Earning a college degree is a great way to advance your career. According to the Georgetown Center for Education and Work, in most cases, more education results in more opportunities and higher pay.
Often times, however, the time and expense of going back to school is great and can appear to outweigh the advantages. Degree programs take several years, and thousands of dollars to complete. Still, it is possible to gain the skills and knowledge you need to advance in your career without earning a degree and, more importantly, without falling behind on your other responsibilities.
Following are five things that you can do to get ahead in your career in less time and for less money than a conventional degree program.
1.Build Your Skills
There are a number of jobs that require the mastery and practical application of essential skills, jobs such as electrician, welder and machine tooling. Acquiring new skills, or improving ones you already have can help you to advance in your current job, or open the door to a whole new career.
As you think about your next steps, conduct an inventory of the skills you currently have and what is needed for you to take the next step.
- Is there a skill you have that you would like to develop further?
- Is there a particular technology that you need be trained in?
- Is there a skill that you can develop to fill a unique niche in the market?
- Are there any licensing exams you can take that will advance you to the next step in your career?
A workforce training and development program can provide you with the skills you need and prepare you to advance you to the next level in your career.
2. Show What You Know
There is a lot of talk these days about credentials. A credential let’s an employer know what knowledge and skills you have to offer. A bachelor’s or master’s degree is one way to earn credentials. But you can also earn credentials by completing a certificate program. And, unlike a bachelor’s or master’s degree, which can take many years, most certificates can be completed in less than one year.
Certificates are one of the fastest growing post-secondary credentials in today’s job market. When looking for a certificate program, look for one where the skills gained align with the requirements of the job you seek. Also, look for programs led by knowledgeable faculty, who are experts in their field. Their expertise will not only give you the knowledge you need, but will ensure that your program meets the latest industry standards. Finally, look for certificate programs that give you the skills you need right away, as well as the skills you need for long-term advancement, skills such as communication, problem-solving and leadership.
Live and Learn
Adult learners are the fastest growing population on many college campuses. A number of colleges and universities have adjusted their program offerings to accommodate the needs and busy schedules of adult learners, many of whom are balancing work and family life along with school.
Convenient evening and weekend classes are just one example of the accommodations being made so that adult learners don’t need to take time off from work to return to school. Online and satellite locations make it possible for adult learners to learn where they live and work, which makes it easier to attend classes. And, finally, the creation of student cohorts, allows even online students to be part of a learning community that offers support and encouragement throughout.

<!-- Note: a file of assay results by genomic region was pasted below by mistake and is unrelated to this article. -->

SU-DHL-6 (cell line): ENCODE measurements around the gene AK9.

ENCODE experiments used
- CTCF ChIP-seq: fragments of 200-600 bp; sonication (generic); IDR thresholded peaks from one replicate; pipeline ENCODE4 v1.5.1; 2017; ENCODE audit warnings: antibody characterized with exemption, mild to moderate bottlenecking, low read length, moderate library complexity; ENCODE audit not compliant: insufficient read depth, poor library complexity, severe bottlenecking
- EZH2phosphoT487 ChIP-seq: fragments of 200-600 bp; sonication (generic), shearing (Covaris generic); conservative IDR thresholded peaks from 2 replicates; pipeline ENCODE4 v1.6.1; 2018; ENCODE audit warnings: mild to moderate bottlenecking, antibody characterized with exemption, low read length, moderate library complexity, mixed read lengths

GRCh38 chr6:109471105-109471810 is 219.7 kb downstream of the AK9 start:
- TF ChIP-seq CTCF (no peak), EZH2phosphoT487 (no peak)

Perhaps one of the biggest roadblocks to returning to school is the high cost of tuition. Degree programs, even part-time, are costly. Workforce training and certificate programs, however, provide a way to earn the skills and credentials you need, at a lower cost.
When looking for a workforce training or certificate program, look for one that offers a payment plan. Some plans allow you to break down the cost of tuition into smaller, more manageable payments. Also, look for scholarship opportunities. While not as plentiful as for full-time degree, programs, there are a handful of scholarships that provide assistance to students in short-term training and certificate programs. Finally, many employers and organizations such as the VA and unions, provide tuition reimbursement, particularly if the skills and knowledge acquired will help you to advance in your career. An Admissions Counselor in the program to which you are applying should be able to help you locate sources of funding.
Make it Count
Many workforce training and certificate programs are not credit bearing. This means that while you might earn continuing education units (CEU’s), you will not earn credits that can be applied to a degree should you decide to pursue one down the road. With the current push towards preparing students not only for the immediate needs of the job market, but for long-term changes and fluctuations, many colleges and universities, now offer what they call “stackable” certificates. These are programs that, while they are valuable in and of themselves, can be counted as credits towards a bachelor’s degree down the road. A stackable, or credit-bearing certificate, will provide you with the skills and knowledge you need to enhance your career now, along with the credits you want to advance your education in the future.
To get ahead in today’s job market, you don’t need to make the long-term commitment of time and money to a degree program. Workforce training and certificate programs, many of which are offered at convenient times and locations, can provide you with the skills and knowledge you need to get ahead, in less time and at a fraction of the cost of a degree. And, the right workforce training or certificate program, will not only help you take the next step in your career, it will open the door to a life of learning.
 Carnavale, Anthony, and Ben Cheah. “Five Rules of the College and Career Game.” Georgetown University, Center of Education and the Workforce, 2018.